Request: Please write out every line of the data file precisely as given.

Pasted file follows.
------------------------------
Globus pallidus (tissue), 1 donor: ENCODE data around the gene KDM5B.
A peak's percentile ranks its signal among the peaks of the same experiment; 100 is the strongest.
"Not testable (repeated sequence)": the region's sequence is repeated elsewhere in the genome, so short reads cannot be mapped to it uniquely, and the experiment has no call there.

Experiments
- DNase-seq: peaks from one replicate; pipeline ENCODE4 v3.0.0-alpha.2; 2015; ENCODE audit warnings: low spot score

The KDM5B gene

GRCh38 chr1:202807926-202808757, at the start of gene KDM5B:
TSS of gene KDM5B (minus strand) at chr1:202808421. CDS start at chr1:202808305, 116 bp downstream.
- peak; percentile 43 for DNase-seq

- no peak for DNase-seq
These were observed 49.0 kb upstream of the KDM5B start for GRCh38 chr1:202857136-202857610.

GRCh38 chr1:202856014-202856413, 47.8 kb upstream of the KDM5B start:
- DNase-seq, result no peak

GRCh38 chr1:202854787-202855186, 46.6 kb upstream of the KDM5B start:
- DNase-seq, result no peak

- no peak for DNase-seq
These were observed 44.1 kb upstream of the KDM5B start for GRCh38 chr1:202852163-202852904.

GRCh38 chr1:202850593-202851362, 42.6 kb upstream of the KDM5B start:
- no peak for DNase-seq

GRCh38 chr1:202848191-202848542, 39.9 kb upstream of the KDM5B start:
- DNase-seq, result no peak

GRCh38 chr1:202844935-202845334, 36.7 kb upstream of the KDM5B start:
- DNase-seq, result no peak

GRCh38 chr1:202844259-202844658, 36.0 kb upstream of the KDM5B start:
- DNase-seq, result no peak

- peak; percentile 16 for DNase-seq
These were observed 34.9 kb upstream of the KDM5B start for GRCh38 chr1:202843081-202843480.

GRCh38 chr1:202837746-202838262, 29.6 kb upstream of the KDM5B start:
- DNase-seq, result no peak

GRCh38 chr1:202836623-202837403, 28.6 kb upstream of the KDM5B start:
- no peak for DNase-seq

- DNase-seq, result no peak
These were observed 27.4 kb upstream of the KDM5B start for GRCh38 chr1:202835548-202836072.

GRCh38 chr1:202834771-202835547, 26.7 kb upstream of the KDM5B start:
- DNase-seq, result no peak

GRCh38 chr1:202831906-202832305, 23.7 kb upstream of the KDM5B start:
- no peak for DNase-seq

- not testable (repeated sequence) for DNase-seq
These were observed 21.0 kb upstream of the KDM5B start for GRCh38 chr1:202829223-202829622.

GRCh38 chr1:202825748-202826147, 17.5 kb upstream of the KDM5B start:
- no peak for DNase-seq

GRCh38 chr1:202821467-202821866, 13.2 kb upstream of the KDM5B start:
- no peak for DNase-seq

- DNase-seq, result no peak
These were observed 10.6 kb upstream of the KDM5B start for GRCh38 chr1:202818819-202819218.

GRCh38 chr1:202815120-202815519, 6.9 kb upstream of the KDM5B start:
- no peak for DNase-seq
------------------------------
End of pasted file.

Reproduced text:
Globus pallidus (tissue), 1 donor: ENCODE data around the gene KDM5B.
A peak's percentile ranks its signal among the peaks of the same experiment; 100 is the strongest.
"Not testable (repeated sequence)": the region's sequence is repeated elsewhere in the genome, so short reads cannot be mapped to it uniquely, and the experiment has no call there.

Experiments
- DNase-seq: peaks from one replicate; pipeline ENCODE4 v3.0.0-alpha.2; 2015; ENCODE audit warnings: low spot score

The KDM5B gene

GRCh38 chr1:202807926-202808757, at the start of gene KDM5B:
TSS of gene KDM5B (minus strand) at chr1:202808421. CDS start at chr1:202808305, 116 bp downstream.
- peak; percentile 43 for DNase-seq

- no peak for DNase-seq
These were observed 49.0 kb upstream of the KDM5B start for GRCh38 chr1:202857136-202857610.

GRCh38 chr1:202856014-202856413, 47.8 kb upstream of the KDM5B start:
- DNase-seq, result no peak

GRCh38 chr1:202854787-202855186, 46.6 kb upstream of the KDM5B start:
- DNase-seq, result no peak

- no peak for DNase-seq
These were observed 44.1 kb upstream of the KDM5B start for GRCh38 chr1:202852163-202852904.

GRCh38 chr1:202850593-202851362, 42.6 kb upstream of the KDM5B start:
- no peak for DNase-seq

GRCh38 chr1:202848191-202848542, 39.9 kb upstream of the KDM5B start:
- DNase-seq, result no peak

GRCh38 chr1:202844935-202845334, 36.7 kb upstream of the KDM5B start:
- DNase-seq, result no peak

GRCh38 chr1:202844259-202844658, 36.0 kb upstream of the KDM5B start:
- DNase-seq, result no peak

- peak; percentile 16 for DNase-seq
These were observed 34.9 kb upstream of the KDM5B start for GRCh38 chr1:202843081-202843480.

GRCh38 chr1:202837746-202838262, 29.6 kb upstream of the KDM5B start:
- DNase-seq, result no peak

GRCh38 chr1:202836623-202837403, 28.6 kb upstream of the KDM5B start:
- no peak for DNase-seq

- DNase-seq, result no peak
These were observed 27.4 kb upstream of the KDM5B start for GRCh38 chr1:202835548-202836072.

GRCh38 chr1:202834771-202835547, 26.7 kb upstream of the KDM5B start:
- DNase-seq, result no peak

GRCh38 chr1:202831906-202832305, 23.7 kb upstream of the KDM5B start:
- no peak for DNase-seq

- not testable (repeated sequence) for DNase-seq
These were observed 21.0 kb upstream of the KDM5B start for GRCh38 chr1:202829223-202829622.

GRCh38 chr1:202825748-202826147, 17.5 kb upstream of the KDM5B start:
- no peak for DNase-seq

GRCh38 chr1:202821467-202821866, 13.2 kb upstream of the KDM5B start:
- no peak for DNase-seq

- DNase-seq, result no peak
These were observed 10.6 kb upstream of the KDM5B start for GRCh38 chr1:202818819-202819218.

GRCh38 chr1:202815120-202815519, 6.9 kb upstream of the KDM5B start:
- no peak for DNase-seq